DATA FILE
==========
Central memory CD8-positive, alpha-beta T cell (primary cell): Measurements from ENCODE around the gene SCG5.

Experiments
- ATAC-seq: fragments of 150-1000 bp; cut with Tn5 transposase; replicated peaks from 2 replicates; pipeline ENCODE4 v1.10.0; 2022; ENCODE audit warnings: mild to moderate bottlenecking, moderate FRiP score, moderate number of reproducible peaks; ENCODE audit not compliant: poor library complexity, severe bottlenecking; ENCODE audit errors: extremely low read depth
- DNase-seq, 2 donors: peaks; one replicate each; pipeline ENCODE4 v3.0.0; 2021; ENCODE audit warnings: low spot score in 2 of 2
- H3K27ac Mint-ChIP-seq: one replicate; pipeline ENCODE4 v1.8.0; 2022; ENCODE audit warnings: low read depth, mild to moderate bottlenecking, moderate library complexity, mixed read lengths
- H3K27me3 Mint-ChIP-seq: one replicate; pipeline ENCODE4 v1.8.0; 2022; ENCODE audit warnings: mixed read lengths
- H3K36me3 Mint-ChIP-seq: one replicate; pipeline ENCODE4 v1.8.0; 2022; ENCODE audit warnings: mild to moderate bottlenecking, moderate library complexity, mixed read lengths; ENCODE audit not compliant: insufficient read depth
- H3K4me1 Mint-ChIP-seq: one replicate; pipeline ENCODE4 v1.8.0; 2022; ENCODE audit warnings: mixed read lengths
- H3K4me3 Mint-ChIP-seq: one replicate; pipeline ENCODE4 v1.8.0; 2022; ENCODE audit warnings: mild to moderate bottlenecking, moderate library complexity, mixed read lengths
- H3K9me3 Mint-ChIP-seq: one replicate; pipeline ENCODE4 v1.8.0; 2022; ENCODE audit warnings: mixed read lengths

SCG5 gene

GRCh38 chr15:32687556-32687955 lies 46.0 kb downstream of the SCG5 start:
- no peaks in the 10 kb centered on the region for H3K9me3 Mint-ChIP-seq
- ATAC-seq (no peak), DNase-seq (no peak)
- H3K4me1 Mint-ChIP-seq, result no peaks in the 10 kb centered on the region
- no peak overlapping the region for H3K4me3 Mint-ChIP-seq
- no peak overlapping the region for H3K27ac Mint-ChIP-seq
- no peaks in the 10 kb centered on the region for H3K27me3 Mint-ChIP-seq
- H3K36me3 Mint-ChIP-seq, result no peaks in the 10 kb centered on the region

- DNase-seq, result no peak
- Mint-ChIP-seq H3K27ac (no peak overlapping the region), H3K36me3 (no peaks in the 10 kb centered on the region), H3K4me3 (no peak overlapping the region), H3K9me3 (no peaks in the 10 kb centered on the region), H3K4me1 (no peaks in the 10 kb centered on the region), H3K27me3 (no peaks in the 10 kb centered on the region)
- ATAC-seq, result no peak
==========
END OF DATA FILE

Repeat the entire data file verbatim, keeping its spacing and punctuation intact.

Central memory CD8-positive, alpha-beta T cell (primary cell): Measurements from ENCODE around the gene SCG5.

Experiments
- ATAC-seq: fragments of 150-1000 bp; cut with Tn5 transposase; replicated peaks from 2 replicates; pipeline ENCODE4 v1.10.0; 2022; ENCODE audit warnings: mild to moderate bottlenecking, moderate FRiP score, moderate number of reproducible peaks; ENCODE audit not compliant: poor library complexity, severe bottlenecking; ENCODE audit errors: extremely low read depth
- DNase-seq, 2 donors: peaks; one replicate each; pipeline ENCODE4 v3.0.0; 2021; ENCODE audit warnings: low spot score in 2 of 2
- H3K27ac Mint-ChIP-seq: one replicate; pipeline ENCODE4 v1.8.0; 2022; ENCODE audit warnings: low read depth, mild to moderate bottlenecking, moderate library complexity, mixed read lengths
- H3K27me3 Mint-ChIP-seq: one replicate; pipeline ENCODE4 v1.8.0; 2022; ENCODE audit warnings: mixed read lengths
- H3K36me3 Mint-ChIP-seq: one replicate; pipeline ENCODE4 v1.8.0; 2022; ENCODE audit warnings: mild to moderate bottlenecking, moderate library complexity, mixed read lengths; ENCODE audit not compliant: insufficient read depth
- H3K4me1 Mint-ChIP-seq: one replicate; pipeline ENCODE4 v1.8.0; 2022; ENCODE audit warnings: mixed read lengths
- H3K4me3 Mint-ChIP-seq: one replicate; pipeline ENCODE4 v1.8.0; 2022; ENCODE audit warnings: mild to moderate bottlenecking, moderate library complexity, mixed read lengths
- H3K9me3 Mint-ChIP-seq: one replicate; pipeline ENCODE4 v1.8.0; 2022; ENCODE audit warnings: mixed read lengths

SCG5 gene

GRCh38 chr15:32687556-32687955 lies 46.0 kb downstream of the SCG5 start:
- no peaks in the 10 kb centered on the region for H3K9me3 Mint-ChIP-seq
- ATAC-seq (no peak), DNase-seq (no peak)
- H3K4me1 Mint-ChIP-seq, result no peaks in the 10 kb centered on the region
- no peak overlapping the region for H3K4me3 Mint-ChIP-seq
- no peak overlapping the region for H3K27ac Mint-ChIP-seq
- no peaks in the 10 kb centered on the region for H3K27me3 Mint-ChIP-seq
- H3K36me3 Mint-ChIP-seq, result no peaks in the 10 kb centered on the region

- DNase-seq, result no peak
- Mint-ChIP-seq H3K27ac (no peak overlapping the region), H3K36me3 (no peaks in the 10 kb centered on the region), H3K4me3 (no peak overlapping the region), H3K9me3 (no peaks in the 10 kb centered on the region), H3K4me1 (no peaks in the 10 kb centered on the region), H3K27me3 (no peaks in the 10 kb centered on the region)
- ATAC-seq, result no peak